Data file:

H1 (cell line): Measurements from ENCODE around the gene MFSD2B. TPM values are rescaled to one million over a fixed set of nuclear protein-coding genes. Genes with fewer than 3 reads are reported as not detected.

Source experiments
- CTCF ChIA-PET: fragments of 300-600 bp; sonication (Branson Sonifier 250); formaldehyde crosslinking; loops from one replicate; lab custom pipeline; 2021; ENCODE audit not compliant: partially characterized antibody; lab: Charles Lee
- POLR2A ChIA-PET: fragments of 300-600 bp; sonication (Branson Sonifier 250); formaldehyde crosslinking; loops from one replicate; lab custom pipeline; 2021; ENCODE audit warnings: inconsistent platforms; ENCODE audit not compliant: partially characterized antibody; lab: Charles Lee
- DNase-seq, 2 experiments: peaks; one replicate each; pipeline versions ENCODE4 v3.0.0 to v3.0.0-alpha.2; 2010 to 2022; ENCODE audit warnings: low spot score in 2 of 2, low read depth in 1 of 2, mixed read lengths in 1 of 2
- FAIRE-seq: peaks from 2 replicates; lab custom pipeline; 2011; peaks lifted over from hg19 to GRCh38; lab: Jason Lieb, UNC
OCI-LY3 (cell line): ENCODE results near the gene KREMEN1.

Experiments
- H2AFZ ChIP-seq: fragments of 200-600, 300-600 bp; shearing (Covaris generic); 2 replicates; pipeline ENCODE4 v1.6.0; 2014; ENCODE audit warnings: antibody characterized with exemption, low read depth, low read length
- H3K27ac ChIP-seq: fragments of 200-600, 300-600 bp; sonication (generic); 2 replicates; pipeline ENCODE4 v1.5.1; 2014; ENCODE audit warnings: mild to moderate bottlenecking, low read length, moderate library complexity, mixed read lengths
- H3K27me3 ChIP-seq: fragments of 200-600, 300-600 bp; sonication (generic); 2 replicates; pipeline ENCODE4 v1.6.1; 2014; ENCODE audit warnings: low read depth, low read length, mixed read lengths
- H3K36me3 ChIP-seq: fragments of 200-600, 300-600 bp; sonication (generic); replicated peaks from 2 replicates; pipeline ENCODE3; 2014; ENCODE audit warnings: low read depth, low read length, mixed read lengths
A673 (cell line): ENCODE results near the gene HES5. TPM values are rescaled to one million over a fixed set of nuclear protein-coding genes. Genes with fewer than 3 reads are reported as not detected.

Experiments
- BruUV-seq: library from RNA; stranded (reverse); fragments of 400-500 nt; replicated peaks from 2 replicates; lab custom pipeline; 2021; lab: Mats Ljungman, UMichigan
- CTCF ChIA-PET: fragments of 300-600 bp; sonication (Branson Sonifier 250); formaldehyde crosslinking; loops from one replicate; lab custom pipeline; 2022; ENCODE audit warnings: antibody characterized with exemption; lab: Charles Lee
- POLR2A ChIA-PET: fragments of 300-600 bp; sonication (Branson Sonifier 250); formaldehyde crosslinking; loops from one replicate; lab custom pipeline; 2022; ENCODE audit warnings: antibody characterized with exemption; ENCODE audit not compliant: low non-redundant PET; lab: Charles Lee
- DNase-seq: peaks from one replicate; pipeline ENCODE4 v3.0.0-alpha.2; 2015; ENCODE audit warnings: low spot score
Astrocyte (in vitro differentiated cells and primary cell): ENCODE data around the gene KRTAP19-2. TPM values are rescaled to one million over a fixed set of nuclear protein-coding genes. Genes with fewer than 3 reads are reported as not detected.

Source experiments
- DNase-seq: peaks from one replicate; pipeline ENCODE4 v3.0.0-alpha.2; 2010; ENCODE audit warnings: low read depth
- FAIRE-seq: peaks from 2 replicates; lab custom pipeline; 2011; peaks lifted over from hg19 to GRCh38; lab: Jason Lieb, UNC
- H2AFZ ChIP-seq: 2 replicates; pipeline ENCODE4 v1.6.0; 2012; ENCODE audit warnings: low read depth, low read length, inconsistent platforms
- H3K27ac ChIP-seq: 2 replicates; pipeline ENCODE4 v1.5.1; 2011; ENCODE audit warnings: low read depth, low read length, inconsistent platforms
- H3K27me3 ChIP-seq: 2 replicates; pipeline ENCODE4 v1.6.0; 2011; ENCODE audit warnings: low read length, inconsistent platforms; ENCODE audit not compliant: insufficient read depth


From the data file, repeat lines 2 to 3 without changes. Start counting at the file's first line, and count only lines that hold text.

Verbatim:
Source experiments
- CTCF ChIA-PET: fragments of 300-600 bp; sonication (Branson Sonifier 250); formaldehyde crosslinking; loops from one replicate; lab custom pipeline; 2021; ENCODE audit not compliant: partially characterized antibody; lab: Charles Lee